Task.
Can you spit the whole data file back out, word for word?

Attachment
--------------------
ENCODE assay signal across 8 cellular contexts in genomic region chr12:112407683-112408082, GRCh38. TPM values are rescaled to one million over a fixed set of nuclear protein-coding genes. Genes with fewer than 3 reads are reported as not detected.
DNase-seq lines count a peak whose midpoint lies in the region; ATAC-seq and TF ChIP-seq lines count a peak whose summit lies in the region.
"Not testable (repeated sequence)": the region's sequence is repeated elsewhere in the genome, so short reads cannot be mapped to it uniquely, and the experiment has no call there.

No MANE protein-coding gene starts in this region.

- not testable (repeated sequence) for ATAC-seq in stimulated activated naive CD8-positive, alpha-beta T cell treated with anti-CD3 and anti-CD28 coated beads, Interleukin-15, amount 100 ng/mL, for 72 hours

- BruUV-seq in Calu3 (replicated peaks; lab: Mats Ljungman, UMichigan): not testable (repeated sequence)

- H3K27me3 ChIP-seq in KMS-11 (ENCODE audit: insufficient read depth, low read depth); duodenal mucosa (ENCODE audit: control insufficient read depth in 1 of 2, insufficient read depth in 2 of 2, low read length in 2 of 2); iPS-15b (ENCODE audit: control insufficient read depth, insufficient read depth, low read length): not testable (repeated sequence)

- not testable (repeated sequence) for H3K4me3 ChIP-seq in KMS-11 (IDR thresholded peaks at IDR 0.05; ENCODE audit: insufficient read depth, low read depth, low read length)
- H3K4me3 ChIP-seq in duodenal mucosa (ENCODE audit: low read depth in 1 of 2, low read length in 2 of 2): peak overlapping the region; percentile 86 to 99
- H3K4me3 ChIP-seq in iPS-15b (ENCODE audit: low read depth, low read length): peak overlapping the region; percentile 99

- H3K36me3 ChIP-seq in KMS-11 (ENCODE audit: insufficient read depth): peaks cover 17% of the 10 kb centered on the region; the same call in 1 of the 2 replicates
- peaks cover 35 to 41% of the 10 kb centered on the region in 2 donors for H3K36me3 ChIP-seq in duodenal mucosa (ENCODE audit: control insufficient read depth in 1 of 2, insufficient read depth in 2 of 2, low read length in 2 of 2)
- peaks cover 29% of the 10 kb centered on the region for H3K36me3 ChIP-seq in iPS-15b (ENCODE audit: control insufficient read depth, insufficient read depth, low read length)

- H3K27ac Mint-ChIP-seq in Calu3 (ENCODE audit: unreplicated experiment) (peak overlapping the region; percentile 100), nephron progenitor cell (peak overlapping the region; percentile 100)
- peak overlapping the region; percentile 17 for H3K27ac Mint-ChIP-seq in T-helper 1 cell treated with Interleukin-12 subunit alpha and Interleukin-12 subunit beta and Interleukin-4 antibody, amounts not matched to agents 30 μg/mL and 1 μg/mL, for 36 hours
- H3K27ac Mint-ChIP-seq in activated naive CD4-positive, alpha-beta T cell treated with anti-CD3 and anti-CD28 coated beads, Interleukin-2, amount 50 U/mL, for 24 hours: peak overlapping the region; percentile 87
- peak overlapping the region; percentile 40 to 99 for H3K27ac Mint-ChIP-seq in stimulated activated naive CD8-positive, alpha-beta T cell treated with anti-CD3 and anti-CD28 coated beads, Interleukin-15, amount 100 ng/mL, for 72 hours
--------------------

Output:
ENCODE assay signal across 8 cellular contexts in genomic region chr12:112407683-112408082, GRCh38. TPM values are rescaled to one million over a fixed set of nuclear protein-coding genes. Genes with fewer than 3 reads are reported as not detected.
DNase-seq lines count a peak whose midpoint lies in the region; ATAC-seq and TF ChIP-seq lines count a peak whose summit lies in the region.
"Not testable (repeated sequence)": the region's sequence is repeated elsewhere in the genome, so short reads cannot be mapped to it uniquely, and the experiment has no call there.

No MANE protein-coding gene starts in this region.

- not testable (repeated sequence) for ATAC-seq in stimulated activated naive CD8-positive, alpha-beta T cell treated with anti-CD3 and anti-CD28 coated beads, Interleukin-15, amount 100 ng/mL, for 72 hours

- BruUV-seq in Calu3 (replicated peaks; lab: Mats Ljungman, UMichigan): not testable (repeated sequence)

- H3K27me3 ChIP-seq in KMS-11 (ENCODE audit: insufficient read depth, low read depth); duodenal mucosa (ENCODE audit: control insufficient read depth in 1 of 2, insufficient read depth in 2 of 2, low read length in 2 of 2); iPS-15b (ENCODE audit: control insufficient read depth, insufficient read depth, low read length): not testable (repeated sequence)

- not testable (repeated sequence) for H3K4me3 ChIP-seq in KMS-11 (IDR thresholded peaks at IDR 0.05; ENCODE audit: insufficient read depth, low read depth, low read length)
- H3K4me3 ChIP-seq in duodenal mucosa (ENCODE audit: low read depth in 1 of 2, low read length in 2 of 2): peak overlapping the region; percentile 86 to 99
- H3K4me3 ChIP-seq in iPS-15b (ENCODE audit: low read depth, low read length): peak overlapping the region; percentile 99

- H3K36me3 ChIP-seq in KMS-11 (ENCODE audit: insufficient read depth): peaks cover 17% of the 10 kb centered on the region; the same call in 1 of the 2 replicates
- peaks cover 35 to 41% of the 10 kb centered on the region in 2 donors for H3K36me3 ChIP-seq in duodenal mucosa (ENCODE audit: control insufficient read depth in 1 of 2, insufficient read depth in 2 of 2, low read length in 2 of 2)
- peaks cover 29% of the 10 kb centered on the region for H3K36me3 ChIP-seq in iPS-15b (ENCODE audit: control insufficient read depth, insufficient read depth, low read length)

- H3K27ac Mint-ChIP-seq in Calu3 (ENCODE audit: unreplicated experiment) (peak overlapping the region; percentile 100), nephron progenitor cell (peak overlapping the region; percentile 100)
- peak overlapping the region; percentile 17 for H3K27ac Mint-ChIP-seq in T-helper 1 cell treated with Interleukin-12 subunit alpha and Interleukin-12 subunit beta and Interleukin-4 antibody, amounts not matched to agents 30 μg/mL and 1 μg/mL, for 36 hours
- H3K27ac Mint-ChIP-seq in activated naive CD4-positive, alpha-beta T cell treated with anti-CD3 and anti-CD28 coated beads, Interleukin-2, amount 50 U/mL, for 24 hours: peak overlapping the region; percentile 87
- peak overlapping the region; percentile 40 to 99 for H3K27ac Mint-ChIP-seq in stimulated activated naive CD8-positive, alpha-beta T cell treated with anti-CD3 and anti-CD28 coated beads, Interleukin-15, amount 100 ng/mL, for 72 hours